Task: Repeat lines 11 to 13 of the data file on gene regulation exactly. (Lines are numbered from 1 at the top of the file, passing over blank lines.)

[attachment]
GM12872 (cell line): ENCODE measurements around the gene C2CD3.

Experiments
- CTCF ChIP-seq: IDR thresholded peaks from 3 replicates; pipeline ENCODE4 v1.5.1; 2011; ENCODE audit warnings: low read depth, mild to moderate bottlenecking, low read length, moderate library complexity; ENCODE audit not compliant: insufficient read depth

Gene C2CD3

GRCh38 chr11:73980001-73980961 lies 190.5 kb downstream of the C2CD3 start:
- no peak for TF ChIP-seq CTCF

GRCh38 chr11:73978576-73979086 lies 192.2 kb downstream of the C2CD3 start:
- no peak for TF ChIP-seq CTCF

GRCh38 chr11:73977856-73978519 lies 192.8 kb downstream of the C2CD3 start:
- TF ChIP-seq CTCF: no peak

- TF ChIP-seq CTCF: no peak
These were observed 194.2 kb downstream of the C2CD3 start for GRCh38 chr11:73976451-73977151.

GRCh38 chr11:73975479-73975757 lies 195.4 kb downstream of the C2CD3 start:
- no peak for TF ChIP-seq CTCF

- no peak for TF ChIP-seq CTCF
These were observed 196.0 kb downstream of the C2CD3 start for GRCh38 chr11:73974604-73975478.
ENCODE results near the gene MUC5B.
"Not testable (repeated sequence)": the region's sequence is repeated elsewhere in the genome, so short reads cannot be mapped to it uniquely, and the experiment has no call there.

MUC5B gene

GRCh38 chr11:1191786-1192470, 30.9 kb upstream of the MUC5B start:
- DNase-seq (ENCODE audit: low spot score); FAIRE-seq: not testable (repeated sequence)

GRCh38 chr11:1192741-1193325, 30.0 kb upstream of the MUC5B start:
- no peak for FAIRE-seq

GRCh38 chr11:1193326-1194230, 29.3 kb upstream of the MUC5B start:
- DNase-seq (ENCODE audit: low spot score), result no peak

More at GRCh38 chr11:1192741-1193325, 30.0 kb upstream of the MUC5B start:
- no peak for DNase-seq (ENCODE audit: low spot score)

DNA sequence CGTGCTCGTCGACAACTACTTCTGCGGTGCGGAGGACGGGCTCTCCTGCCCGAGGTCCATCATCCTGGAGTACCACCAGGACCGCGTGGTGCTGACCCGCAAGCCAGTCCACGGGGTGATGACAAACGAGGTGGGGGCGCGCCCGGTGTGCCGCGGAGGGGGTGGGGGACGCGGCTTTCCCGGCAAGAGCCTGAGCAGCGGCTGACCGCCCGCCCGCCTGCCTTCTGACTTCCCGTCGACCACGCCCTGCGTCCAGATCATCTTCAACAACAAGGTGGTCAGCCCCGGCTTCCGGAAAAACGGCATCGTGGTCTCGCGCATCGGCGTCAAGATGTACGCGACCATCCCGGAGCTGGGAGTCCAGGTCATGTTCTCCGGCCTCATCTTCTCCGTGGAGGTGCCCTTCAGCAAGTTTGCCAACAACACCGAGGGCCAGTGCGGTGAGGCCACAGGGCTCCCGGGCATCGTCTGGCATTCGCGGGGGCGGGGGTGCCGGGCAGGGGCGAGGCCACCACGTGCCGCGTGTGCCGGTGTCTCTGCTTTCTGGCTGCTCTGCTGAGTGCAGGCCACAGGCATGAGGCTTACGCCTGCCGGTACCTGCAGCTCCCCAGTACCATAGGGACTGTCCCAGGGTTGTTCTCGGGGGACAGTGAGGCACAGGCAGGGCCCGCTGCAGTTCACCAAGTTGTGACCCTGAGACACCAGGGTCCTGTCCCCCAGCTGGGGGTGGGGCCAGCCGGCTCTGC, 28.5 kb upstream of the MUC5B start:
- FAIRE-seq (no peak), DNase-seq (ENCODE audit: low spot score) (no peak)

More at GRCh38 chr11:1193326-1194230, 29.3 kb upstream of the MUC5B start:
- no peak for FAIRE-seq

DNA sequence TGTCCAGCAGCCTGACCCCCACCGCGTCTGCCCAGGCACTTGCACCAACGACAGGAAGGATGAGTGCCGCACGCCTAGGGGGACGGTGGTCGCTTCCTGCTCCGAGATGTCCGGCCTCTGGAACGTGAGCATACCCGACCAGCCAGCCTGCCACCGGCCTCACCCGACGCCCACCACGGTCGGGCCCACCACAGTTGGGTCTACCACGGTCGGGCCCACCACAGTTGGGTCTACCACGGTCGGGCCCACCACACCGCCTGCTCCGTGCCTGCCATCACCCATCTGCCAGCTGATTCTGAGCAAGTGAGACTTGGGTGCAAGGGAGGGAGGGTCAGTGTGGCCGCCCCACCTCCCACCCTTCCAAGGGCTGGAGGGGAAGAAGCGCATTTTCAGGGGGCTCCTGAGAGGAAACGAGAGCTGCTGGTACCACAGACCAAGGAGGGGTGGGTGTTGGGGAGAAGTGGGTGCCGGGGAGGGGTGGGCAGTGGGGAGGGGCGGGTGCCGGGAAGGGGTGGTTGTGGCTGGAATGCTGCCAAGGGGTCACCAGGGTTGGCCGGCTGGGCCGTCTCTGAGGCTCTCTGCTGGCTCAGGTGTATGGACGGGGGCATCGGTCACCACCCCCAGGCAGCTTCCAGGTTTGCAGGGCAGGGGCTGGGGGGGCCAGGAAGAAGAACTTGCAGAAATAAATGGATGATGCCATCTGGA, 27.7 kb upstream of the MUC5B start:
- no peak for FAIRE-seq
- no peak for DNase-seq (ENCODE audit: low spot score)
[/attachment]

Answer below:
- TF ChIP-seq CTCF: no peak
These were observed 194.2 kb downstream of the C2CD3 start for GRCh38 chr11:73976451-73977151.

GRCh38 chr11:73975479-73975757 lies 195.4 kb downstream of the C2CD3 start: